Long Islanders packed grocery stores, hardware stores and gas stations Saturday as they scrambled to stock up for the hurricane expected to wallop eastern and central Long Island.

Although many Long Islanders are hardened veterans of past storms like Hurricane Gloria and Superstorm Sandy, some residents were cautiously optimistic while they prepared for whatever Hurricane Henri might bring.

Westhampton Beach Mayor Maria Moore told Newsday on Saturday that the village would be recommending that people in Storm Surge Zone 1, which includes Dune Road, voluntarily evacuate, as the village was expecting "significant wind gusts and rain."

At Harbor Freight Tools in Huntington Station on Saturday morning, signs dotted the front doors saying "No Generators" while shoppers collected such items as gas cans and extension cords.

"It’s coming this way," said Tom Giordano, 68, of Huntington Station. "I went into the hardware store and they were sold out of generators and had one gas can left."

He has one generator gassed up, he said, hoping he doesn’t lose power, as he did for eight days after Superstorm Sandy in 2012.

Giordano, who has lived on Long Island his entire life, said he had braved multiple storms, including Sandy and Hurricane Gloria in 1985 when his truck was blown across the road, but he didn’t expect Henri to be as bad.

"It’s not going to be Sandy. That was different, it was a superstorm," he said. "We lose power around here from all the trees and the power lines. It’s not going to be as bad as Gloria."

Long Islanders, faced with the potential extended loss of electricity after PSEG warned outages could last for up to two weeks, were preparing to supply their own power.

Home Depot and Lowe’s stores in Riverhead had sold out of generators by Friday night and there was no indication of when more would be available.

Port Washington resident Dick Silverman, who experienced an outage last month, said he was already making plans to find a hotel, perhaps even off Long Island, to avoid the potential long wait for a restoration. "Here we go again," he said in an email

Long stretches of cars wound up Route 25A toward Setauket and Port Jefferson with drivers spilling onto the road from gas stations.

Drivers heeded the advice of officials to fill up their cars and gas cans to power generators, waiting more than 30 minutes for fuel and leaving some gas station pumps empty.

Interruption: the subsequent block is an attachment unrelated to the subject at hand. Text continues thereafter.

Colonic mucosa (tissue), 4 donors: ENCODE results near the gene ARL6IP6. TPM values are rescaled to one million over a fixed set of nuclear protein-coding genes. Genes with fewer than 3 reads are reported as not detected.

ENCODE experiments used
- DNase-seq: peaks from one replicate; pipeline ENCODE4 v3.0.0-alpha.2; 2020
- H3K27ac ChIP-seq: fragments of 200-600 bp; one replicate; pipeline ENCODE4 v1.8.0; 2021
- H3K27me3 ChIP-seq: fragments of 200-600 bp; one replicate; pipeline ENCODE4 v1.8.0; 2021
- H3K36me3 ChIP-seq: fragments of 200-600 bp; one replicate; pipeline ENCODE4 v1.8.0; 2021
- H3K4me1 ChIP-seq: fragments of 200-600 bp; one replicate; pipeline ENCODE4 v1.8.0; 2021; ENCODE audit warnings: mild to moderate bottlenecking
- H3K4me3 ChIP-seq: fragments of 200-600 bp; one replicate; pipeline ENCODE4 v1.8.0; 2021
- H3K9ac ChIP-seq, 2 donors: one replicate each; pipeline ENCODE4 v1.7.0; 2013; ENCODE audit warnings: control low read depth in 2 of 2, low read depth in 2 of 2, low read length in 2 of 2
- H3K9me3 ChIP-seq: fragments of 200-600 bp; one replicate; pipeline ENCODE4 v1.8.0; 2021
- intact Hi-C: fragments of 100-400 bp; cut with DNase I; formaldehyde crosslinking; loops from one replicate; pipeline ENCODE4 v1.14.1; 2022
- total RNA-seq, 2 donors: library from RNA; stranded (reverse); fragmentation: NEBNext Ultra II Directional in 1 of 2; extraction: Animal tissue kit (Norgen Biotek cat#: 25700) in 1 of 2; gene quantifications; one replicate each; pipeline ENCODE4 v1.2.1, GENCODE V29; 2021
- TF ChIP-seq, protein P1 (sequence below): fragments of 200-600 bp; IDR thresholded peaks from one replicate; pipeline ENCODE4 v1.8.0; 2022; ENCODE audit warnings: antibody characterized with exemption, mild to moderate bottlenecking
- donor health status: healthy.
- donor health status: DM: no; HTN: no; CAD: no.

The Gulf Automotive Center in Setauket ran out of gas shortly after noon Saturday after an early rush of drivers filled up their cars and gas cans.

Station manager Matthew Alfonso said cars began pulling in at 9 a.m., and by 12:30 p.m. the tanks were all sacked with yellow bags with all fuel gone except diesel. He said shipments were delayed and he usually can get gas refilled the same day.

"This morning there was a car at every pump. Everyone has generators, so they were filling five or six gas cans plus their car," Alfonso said. "We’re trying to get our next gas shipment, but we’ll probably be out of gas until tomorrow."

Drivers waited at neighboring gas stations where lines of cars blocked traffic.

"I hope the storm doesn’t come but we have a generator and we’ll be ready if the power goes out," said Peter Oreszak of Setauket.

On the South Fork, there were few obvious signs of worry ahead of the storm, even though the area was forecast to take the brunt of the hurricane.

At the Stop and Shop in Hampton Bays, water on the shelves was scarce, but pallets of water were available for customers. Most shoppers left with water, bread and either toilet paper or paper towels in their shopping carts.

As he was loading groceries into his car, Halley Low, 62, pastor of the Riverhead United Methodist Church, said he was "not terribly worried" about the storm. However, he was getting groceries to last him for a few days, such as juice and fruit, and gasoline in advance just in case.

When asked if he thought he would be OK for the coming storm, Low — whose home is by the Peconic River in Riverhead — said, "I hope so. The house we live in was built in 1870 and is right by the river. So, either we’ll be fine, or history will be washed away."

Noting his church was also an old structure, Low said the members of the church would stay home and service would be conducted via Zoom, which was safer especially for seniors.

Carolyn Echols, 59, of Huntington Station, said she hoped Henri would blow over. She stocked up on essentials like bread, meats and cheese and hot dogs and burgers she could cook on a grill.

"I’ve never got so many alerts on my phone from a storm, so I knew we had to go. We’re getting groceries and we’re going to hunker down," Echols said. "This feels like the real deal because of all the warnings. I hope it blows out to sea, but I took a look in the backyard to see what trees might blow over."

With Mark Harrington

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